Recently I flew to Sweden unaccompanied. I’m not a nervous flyer. In fact, by the time I’ve found my seat and am safely buckled in and people start handing out little lemon-scented serviettes is when I start relaxing because I know I am where I’m supposed to be and from here on it’s all in the capable hands of Captain van Breda. It’s the hours leading up to that part that take years off my life. I’m racked by two irrational fears: one, that somehow the backpack which is tightly fastened to my body and also the handbag containing the 34 bits of paper you apparently still need to fly anywhere will somehow cease to be and I’ll be standing in Terminal 3 with no documentation, destined to eat at McDonalds for the rest of my life like Tom Hanks.
And the other is that I’ll bide my time in a long queue and then arrive at my gate and the man who holds your boarding pass under that machine thing will say no, you can’t get on. This is not your plane. This plane flies to Cambodia. Your Cape Town home plane to your bed and your children took off 20 minutes ago from a terminal 10km away, so even if you had rollerblades you’d still be stuffed. So I walk around clutching my backpack which (as I pointed out) is quite unnecessary since it is attached to me by straps and gripping my handbag tightly to my chest while I compulsively check the TV monitor to make sure I’m really, really in the right place. Then when I find my gate I position myself inches away from another monitor showing my flight details and I remain glued to it, now and again averting my eyes to nervously accost strangers and random airport staff and ask them if this plane is, indeed, bound for my destination.
None of this is an exaggeration, you can ask my husband. So it’s a happiness when I find myself, shoes off and backpack safely stowed in the overhead locker, with nothing left to worry about but the announcements interrupting my movie and that there won’t be enough food. When I fly with my children the latter part is sorted. Both get bad motion sickness and spend the entire flight dry-heaving into a bag like that scene from Dumb and Dumber, leaving me with the chicken, beef and vegetarian pasta and all the tiny cheeses and crackers and salad dressings and it’s like an aeroplane party for one. When I fly alone I have nothing but what they give me and even when I eat all the condiments including the salt and pepper I’m still hungry.
On this particular flight I sat next to a waifish Japanese woman (is there any other kind?) who could have been 17 or 40. Like other Japanese travellers I’ve observed, she seemed to have a low opinion of Western food and (unlike me) zero interest in anything the nice Emirates ladies conjured from the happy recesses of their mobile kitchens. Instead, she took out her own box which contained an array of things chopped into microscopic morsels. These, with the help of tiny toothpick chopsticks, she dipped into a thimbleful of soy sauce and ate daintily before settling down for a snooze, leaving her hot little box of lamb Rogan Josh wastefully unattended. I eyed it greedily while licking the last, remaining grains of basmati rice from my tin-foil lid and while I wanted it desperately I knew that stealing it from under her nose would be risky and that she’d probably notice. Her bread roll, on the other hand, was another story and mere inches from my hand. Plus, I still had butter left. This theft, I figured (four bottles of aeroplane Chenin in) I could get away with. I watched her closely. Her eyes were tightly shut, her breathing even and a tiny trickle of soy-scented spit hovered at the corner of her mouth.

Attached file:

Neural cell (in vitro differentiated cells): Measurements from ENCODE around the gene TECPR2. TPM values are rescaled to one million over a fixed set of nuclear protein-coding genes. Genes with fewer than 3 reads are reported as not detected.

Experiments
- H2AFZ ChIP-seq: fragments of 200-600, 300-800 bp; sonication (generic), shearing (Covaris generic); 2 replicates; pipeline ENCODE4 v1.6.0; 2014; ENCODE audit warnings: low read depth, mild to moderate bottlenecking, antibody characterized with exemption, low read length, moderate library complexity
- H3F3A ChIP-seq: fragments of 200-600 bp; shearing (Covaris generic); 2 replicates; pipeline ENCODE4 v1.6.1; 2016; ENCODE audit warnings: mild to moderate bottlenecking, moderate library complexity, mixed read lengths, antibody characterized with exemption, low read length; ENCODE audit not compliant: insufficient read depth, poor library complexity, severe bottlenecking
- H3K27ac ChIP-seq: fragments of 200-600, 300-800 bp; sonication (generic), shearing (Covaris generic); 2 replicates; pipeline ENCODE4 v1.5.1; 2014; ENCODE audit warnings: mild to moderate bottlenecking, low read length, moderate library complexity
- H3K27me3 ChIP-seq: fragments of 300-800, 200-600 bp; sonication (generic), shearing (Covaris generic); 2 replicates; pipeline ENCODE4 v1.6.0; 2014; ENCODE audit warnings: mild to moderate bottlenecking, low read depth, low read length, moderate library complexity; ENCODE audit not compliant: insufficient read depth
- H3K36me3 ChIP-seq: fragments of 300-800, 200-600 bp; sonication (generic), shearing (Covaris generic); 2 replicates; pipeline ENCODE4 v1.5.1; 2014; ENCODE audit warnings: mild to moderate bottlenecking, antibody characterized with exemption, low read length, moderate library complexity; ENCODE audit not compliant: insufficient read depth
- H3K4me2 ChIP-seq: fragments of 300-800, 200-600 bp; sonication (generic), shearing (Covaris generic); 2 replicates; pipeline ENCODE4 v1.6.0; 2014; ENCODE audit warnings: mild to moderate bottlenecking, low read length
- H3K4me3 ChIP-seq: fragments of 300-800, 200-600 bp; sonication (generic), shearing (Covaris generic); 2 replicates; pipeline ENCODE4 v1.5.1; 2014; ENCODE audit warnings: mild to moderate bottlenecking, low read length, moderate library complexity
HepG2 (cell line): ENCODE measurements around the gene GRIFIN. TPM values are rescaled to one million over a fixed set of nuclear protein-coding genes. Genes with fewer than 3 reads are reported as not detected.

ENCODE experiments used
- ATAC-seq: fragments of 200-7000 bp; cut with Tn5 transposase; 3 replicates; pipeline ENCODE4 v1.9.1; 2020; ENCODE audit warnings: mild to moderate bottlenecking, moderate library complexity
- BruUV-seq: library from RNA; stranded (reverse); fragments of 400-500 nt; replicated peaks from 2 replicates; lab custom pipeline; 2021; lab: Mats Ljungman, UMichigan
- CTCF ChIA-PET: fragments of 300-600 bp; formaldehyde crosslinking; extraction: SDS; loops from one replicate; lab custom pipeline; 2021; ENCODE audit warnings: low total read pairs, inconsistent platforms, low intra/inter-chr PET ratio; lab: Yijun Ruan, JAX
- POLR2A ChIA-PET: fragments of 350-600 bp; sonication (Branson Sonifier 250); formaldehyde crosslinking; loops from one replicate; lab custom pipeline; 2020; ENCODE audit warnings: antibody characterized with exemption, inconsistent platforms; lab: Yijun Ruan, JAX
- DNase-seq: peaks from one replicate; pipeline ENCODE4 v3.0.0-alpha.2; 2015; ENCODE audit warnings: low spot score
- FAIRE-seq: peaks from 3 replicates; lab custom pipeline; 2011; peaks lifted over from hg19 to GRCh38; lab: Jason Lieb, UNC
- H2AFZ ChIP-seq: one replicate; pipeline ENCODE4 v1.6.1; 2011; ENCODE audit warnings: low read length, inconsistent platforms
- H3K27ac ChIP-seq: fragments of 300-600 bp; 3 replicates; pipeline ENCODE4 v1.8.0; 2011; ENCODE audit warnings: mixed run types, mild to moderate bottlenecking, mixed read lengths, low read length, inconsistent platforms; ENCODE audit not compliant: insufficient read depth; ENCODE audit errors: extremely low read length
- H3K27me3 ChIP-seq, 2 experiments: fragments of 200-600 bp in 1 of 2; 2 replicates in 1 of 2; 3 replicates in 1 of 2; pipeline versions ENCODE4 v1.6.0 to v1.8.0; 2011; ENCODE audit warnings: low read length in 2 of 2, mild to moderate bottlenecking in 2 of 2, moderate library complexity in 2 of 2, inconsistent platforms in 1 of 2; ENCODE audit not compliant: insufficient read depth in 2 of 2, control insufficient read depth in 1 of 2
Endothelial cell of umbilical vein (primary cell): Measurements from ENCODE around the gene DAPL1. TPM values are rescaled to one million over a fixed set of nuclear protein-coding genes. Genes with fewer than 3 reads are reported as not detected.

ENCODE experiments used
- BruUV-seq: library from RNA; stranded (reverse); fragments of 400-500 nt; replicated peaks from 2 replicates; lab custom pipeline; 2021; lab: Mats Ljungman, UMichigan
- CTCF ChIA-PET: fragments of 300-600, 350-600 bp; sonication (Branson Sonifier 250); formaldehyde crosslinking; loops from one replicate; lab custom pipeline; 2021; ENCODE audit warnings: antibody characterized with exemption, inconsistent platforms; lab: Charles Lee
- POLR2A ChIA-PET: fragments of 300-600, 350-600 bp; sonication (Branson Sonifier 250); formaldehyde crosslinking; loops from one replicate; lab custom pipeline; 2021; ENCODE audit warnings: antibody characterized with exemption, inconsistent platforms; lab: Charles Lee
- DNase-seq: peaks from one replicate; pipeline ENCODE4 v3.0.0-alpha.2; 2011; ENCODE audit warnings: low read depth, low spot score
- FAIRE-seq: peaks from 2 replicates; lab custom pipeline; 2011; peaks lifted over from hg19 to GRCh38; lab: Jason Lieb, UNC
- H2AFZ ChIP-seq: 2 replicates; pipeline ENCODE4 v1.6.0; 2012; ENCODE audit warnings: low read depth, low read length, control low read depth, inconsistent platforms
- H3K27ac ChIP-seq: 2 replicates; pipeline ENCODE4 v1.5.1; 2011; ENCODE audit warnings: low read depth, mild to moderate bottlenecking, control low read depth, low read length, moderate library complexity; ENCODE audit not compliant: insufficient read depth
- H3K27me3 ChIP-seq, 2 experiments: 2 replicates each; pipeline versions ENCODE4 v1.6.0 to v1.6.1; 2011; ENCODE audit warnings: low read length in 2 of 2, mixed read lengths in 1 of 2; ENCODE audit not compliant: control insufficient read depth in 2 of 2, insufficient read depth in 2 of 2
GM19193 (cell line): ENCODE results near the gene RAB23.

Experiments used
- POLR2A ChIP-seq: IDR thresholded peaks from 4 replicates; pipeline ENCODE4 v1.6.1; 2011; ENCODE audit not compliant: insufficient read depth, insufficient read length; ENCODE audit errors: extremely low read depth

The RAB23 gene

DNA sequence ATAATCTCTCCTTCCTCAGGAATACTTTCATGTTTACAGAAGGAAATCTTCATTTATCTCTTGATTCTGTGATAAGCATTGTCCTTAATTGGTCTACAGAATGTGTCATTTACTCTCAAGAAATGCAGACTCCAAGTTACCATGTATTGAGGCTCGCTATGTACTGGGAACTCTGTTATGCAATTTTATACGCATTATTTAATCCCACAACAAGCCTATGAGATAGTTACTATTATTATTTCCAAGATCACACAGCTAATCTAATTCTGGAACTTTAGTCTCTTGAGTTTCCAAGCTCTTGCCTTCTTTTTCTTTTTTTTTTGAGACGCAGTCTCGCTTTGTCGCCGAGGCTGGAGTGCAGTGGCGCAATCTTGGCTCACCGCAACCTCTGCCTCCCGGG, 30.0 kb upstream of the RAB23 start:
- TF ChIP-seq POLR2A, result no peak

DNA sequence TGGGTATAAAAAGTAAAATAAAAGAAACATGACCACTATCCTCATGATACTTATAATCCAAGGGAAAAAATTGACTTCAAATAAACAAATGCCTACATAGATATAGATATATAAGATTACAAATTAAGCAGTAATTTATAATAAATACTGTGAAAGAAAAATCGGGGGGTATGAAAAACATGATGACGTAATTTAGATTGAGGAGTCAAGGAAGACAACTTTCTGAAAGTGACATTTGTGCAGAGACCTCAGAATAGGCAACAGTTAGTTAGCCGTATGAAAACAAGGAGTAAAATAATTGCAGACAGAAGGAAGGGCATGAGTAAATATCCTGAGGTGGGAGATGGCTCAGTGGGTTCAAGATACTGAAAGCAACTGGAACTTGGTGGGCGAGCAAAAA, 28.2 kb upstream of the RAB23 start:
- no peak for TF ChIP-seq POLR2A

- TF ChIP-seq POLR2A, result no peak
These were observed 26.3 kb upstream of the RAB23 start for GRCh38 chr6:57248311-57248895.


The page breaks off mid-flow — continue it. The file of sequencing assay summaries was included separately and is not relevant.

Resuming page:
Eyeing my prey, and with the stealth of a ninja, I leant over three inches and quietly helped myself to the small, cold, cellophane-wrapped package. Only, my enemy move seemed to stir some latent Samurai survival instincts and instantly her eyes snapped open and she snatched her roll back and glared at me in understandable outrage. To say that I felt ashamed would be putting it mildly. She proceeded to re-organise her little tray so that the roll was as far away from me as possible while I apologised profusely and did that pray bow thing and said konichiwa several times in the most remorseful tone I could muster, but she wasn’t having any of it. To hide my deep humiliation at the whole of row 57 knowing I was nothing but a common thief I took out my phone and pretended to have a long, casual conversation even though everyone knows you can’t even do that on planes.
And I was very relieved when at last the captain announced that we were descending into Dubai airport and I could slink away and never see these people again and be left alone in my shame and the thermal pyjamas which seemed a good idea at the time but here in the desert were itchy and hot as the hinges of hell. Also, the water the red-lipped ladies neglected to bring me even though I pressed my little bell like I had Tourettes syndrome (they probably heard I was a criminal and were warned to stay away) was becoming a thing of increasing urgency as the many plastic cups of wine I’d merrily imbued began to make themselves felt in my temples. Only you can’t drink the water in Dubai because it’s wee and what South African carries a Euro – certainly not this one – so I couldn’t even purchase a Voss to wash down my Gen-Payne.
I learnt some valuable lessons on this journey: just because the booze is free does not mean you have to turn your tray table into a mini wine bar; it’s not right to steal from people even when it feels justified in the moment; and lastly, that I need to spend less time watching My 600 Pound Life and more listening to Sogyal Rinpoche reminding me not to act like a crazy person every minute of every day.